Wednesday, February 08, 2006

Craigslist Sued for Housing Discrimination

Popular ad site Craigslist is being sued by a Chicago activist group for permitting discriminatory ads to run on the housing section of the web site. Among the ads cited by the group in their suit are some which requested housing applicants be of particular racial or religious backgrounds.

Print newspapers are required to review all ads for housing to ensure that they do not violate the federal Fair Housing Act, which bars discrimination on the grounds of race, religion, sex, family status or national origin. Rather than having official editors review each posting, Craigslist relies on its community of millions of users. When a reader sees an ad which is offensive, illegal, misclassified, or otherwise objectionable, they click a link on the site to "flag" the ad for review by one of Craigslist's 19 paid staffers. Ads which violate the rules or the law are typically quickly flagged and removed.

The crux of the case against Craigslist will be whether the online site is a "publisher" in the same sense that a newspaper. The activist group's spokeswoman, Laurie Wardell, acknowledged that the conventional wisdom is that online sites do not have the same legal responsibilities as print publications, noting that advertisers wishing to discriminate "just shift to the Internet".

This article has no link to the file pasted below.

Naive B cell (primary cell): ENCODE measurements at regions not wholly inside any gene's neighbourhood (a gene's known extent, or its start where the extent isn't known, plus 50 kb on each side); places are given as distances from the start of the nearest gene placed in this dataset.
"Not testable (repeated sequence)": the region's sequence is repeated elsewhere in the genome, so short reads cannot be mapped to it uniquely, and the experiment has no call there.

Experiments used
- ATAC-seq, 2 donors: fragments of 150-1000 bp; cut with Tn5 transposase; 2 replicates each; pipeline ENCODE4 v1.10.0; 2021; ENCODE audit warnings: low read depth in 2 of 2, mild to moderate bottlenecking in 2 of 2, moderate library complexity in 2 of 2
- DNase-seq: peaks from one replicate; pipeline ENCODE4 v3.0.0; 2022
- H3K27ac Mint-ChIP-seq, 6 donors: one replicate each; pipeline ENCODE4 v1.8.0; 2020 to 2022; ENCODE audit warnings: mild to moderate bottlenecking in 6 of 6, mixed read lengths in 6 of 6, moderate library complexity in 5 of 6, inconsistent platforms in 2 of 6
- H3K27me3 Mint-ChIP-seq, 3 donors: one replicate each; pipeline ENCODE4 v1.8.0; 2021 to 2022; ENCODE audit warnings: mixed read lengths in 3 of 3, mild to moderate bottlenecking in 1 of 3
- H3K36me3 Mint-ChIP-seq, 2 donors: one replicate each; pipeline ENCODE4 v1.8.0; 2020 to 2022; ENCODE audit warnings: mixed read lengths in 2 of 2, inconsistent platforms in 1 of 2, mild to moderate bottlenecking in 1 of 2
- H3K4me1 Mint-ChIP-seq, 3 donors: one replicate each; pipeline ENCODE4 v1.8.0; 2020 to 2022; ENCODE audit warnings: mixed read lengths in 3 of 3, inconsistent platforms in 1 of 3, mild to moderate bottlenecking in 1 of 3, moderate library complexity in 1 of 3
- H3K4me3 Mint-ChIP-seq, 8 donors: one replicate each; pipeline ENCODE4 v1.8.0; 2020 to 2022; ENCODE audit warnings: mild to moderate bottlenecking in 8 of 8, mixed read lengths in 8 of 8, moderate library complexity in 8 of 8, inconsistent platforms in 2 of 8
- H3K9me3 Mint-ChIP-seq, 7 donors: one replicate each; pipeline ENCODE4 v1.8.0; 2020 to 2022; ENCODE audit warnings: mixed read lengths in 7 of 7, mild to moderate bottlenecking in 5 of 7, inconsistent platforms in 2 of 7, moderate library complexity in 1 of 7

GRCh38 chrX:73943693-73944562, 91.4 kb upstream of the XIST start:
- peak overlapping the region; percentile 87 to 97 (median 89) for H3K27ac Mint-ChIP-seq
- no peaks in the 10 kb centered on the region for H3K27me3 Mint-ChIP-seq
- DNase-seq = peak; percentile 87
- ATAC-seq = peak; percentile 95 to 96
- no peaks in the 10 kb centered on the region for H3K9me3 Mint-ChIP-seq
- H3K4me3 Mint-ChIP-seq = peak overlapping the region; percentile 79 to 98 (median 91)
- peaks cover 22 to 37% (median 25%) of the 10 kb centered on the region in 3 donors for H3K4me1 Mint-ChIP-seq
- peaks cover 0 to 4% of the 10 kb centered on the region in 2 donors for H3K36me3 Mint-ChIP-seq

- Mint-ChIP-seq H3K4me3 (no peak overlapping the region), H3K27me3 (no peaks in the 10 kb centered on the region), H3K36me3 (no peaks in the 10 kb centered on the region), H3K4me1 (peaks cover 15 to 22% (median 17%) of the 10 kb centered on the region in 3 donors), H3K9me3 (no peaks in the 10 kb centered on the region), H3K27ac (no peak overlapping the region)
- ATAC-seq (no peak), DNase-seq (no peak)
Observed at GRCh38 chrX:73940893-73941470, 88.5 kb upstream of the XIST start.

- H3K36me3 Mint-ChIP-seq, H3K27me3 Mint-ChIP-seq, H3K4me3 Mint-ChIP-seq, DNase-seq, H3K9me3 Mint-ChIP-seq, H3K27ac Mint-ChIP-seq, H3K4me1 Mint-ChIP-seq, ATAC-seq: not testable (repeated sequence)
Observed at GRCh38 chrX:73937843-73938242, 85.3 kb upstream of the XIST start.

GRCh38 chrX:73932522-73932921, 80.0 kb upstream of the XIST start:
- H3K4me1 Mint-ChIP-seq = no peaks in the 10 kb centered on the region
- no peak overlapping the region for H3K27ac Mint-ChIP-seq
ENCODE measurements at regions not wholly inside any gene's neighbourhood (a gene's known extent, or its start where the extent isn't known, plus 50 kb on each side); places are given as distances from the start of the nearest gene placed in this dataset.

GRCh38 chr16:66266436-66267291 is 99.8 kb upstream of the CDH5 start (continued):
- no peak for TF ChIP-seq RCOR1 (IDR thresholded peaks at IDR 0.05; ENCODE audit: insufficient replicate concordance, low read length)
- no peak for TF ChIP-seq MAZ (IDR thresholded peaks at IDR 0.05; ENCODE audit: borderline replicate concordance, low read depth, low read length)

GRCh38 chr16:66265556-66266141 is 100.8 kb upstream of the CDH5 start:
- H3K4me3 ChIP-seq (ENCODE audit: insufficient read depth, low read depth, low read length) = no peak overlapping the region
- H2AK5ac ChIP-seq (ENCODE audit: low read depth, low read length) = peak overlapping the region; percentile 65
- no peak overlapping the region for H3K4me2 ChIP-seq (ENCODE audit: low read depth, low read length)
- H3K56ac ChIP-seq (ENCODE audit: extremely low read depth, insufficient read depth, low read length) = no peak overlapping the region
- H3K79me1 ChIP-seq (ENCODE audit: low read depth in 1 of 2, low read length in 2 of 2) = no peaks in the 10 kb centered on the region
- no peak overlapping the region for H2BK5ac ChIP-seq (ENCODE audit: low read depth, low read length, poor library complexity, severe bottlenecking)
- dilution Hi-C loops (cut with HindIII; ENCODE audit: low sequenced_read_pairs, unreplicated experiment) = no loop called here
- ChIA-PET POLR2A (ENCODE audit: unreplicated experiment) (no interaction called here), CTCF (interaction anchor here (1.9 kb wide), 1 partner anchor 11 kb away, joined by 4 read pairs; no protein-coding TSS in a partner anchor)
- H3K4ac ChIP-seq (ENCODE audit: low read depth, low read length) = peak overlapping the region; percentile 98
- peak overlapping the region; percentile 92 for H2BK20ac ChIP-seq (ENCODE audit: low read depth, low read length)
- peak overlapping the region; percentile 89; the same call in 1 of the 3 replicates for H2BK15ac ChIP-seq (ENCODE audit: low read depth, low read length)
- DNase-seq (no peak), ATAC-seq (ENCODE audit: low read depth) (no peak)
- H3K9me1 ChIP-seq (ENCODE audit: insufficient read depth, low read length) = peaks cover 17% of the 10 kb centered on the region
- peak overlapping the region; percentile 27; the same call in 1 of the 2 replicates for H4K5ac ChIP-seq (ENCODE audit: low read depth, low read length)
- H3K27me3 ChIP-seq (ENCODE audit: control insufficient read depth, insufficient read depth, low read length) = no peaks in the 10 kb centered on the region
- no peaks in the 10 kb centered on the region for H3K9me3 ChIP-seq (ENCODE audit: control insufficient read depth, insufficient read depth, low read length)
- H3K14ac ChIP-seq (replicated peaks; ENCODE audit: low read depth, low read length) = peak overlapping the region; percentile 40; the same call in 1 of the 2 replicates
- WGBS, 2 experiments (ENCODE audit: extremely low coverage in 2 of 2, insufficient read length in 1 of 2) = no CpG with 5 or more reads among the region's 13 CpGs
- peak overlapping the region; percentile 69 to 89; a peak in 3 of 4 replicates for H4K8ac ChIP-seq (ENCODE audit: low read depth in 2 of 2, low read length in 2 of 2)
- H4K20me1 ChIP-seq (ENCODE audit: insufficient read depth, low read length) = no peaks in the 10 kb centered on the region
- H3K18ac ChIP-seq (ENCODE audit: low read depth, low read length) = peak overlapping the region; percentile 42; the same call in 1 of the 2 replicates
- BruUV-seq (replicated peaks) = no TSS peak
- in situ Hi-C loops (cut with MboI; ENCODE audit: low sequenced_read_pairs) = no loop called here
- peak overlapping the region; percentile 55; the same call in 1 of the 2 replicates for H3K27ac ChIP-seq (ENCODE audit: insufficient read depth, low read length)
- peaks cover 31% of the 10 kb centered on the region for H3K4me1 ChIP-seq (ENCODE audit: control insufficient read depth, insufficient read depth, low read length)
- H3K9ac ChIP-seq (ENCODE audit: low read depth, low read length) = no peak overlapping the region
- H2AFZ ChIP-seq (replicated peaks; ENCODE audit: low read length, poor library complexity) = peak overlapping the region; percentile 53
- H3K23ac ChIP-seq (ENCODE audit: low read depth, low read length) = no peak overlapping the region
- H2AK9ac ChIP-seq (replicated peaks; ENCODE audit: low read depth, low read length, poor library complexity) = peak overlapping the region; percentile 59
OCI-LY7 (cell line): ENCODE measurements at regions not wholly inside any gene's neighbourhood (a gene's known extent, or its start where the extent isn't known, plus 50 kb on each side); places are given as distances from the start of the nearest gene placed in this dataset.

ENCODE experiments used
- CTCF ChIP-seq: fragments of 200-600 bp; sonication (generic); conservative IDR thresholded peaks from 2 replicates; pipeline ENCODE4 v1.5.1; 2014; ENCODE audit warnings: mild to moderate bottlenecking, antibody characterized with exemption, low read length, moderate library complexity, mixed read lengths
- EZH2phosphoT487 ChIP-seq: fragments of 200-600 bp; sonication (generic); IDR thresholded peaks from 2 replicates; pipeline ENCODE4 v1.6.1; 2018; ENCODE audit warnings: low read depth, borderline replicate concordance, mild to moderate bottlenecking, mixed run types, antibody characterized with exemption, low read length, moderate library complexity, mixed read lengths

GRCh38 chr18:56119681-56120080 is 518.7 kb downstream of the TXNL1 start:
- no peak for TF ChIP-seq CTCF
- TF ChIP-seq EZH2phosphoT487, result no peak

Print newspapers are losing enormous quantities of their lucrative classified ad businesses to Craigslist and to other sites, largely because the online sites are faster, have larger user bases, and are often free. (Analysts estimate that newspapers in the San Francisco area alone lose between $50 and $65 million. This lawsuit is in essence an attempt to rein in the Internet, to require it to follow the same standards as the print publications.

The activist group in question, Chicago Lawyers' Committee for Civil Rights Under Law, released a press release announcing their suit. The release focused on why housing discrimination is bad, and did not advance a theory as to why an online community site should be held to the same standard as an old-media print publication.

1 comment:

Peter Porcupine said...

Thank you for blogging about this! It's an important issue!

Bloggers are NOT considered 'reporters' under the new McCain-Finegold Act, and a blog can be considered a political contribution, and is supposed to be reported. Newspapers have a 'reporter exception' for their editorial statements.

Now - if we have to take the RESPONSIBILITY of conforming to newpaper standards, shouldn't we also get the PRIVILEDGES?